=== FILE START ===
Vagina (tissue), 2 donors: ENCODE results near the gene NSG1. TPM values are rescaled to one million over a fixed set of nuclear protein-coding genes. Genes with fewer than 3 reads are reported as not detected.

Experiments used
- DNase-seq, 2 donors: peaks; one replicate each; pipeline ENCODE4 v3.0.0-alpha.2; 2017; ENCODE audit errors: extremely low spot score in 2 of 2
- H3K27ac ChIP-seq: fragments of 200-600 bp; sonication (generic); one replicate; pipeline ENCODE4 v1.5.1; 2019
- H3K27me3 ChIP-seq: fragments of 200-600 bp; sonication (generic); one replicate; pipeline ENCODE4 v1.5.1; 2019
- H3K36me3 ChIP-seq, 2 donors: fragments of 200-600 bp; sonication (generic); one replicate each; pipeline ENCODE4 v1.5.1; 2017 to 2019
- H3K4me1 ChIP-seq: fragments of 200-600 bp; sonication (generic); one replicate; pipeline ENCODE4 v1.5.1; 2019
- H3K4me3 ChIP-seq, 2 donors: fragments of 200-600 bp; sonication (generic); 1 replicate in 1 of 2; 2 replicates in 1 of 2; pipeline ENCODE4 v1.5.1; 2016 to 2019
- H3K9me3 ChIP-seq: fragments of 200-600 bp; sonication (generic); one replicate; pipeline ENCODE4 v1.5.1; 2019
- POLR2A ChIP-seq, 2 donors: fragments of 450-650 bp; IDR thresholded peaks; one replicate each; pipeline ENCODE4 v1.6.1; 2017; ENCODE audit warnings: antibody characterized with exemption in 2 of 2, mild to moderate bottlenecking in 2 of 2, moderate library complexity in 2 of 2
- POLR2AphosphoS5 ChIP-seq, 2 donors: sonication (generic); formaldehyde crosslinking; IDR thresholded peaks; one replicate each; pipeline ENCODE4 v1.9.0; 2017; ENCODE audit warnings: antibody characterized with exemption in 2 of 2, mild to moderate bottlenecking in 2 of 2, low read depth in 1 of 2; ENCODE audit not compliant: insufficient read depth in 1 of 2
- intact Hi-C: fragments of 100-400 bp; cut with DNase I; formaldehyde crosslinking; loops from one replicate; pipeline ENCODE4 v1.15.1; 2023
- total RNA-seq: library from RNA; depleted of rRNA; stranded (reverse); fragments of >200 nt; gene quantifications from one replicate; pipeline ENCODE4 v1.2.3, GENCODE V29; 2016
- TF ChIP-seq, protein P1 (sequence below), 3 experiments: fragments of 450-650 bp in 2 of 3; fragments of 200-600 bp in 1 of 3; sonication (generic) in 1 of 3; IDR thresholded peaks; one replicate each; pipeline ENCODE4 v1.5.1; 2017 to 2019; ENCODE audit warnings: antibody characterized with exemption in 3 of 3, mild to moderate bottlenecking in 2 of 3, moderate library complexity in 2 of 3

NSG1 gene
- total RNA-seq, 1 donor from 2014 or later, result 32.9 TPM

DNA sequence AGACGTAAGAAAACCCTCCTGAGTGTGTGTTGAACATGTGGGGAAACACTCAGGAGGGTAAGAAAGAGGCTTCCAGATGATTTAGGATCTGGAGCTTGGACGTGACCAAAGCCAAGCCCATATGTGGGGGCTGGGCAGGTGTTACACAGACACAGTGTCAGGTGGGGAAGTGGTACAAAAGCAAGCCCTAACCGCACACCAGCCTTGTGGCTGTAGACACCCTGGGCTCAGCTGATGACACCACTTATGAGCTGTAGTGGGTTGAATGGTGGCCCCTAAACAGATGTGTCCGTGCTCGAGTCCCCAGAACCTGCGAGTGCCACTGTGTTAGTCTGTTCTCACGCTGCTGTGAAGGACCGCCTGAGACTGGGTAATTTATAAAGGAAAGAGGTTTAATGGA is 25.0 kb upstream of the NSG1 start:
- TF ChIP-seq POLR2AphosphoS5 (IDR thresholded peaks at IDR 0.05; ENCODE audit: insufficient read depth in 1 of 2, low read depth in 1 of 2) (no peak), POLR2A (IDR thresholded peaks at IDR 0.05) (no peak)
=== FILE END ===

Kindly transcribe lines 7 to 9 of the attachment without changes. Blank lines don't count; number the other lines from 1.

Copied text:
- H3K4me1 ChIP-seq: fragments of 200-600 bp; sonication (generic); one replicate; pipeline ENCODE4 v1.5.1; 2019
- H3K4me3 ChIP-seq, 2 donors: fragments of 200-600 bp; sonication (generic); 1 replicate in 1 of 2; 2 replicates in 1 of 2; pipeline ENCODE4 v1.5.1; 2016 to 2019
- H3K9me3 ChIP-seq: fragments of 200-600 bp; sonication (generic); one replicate; pipeline ENCODE4 v1.5.1; 2019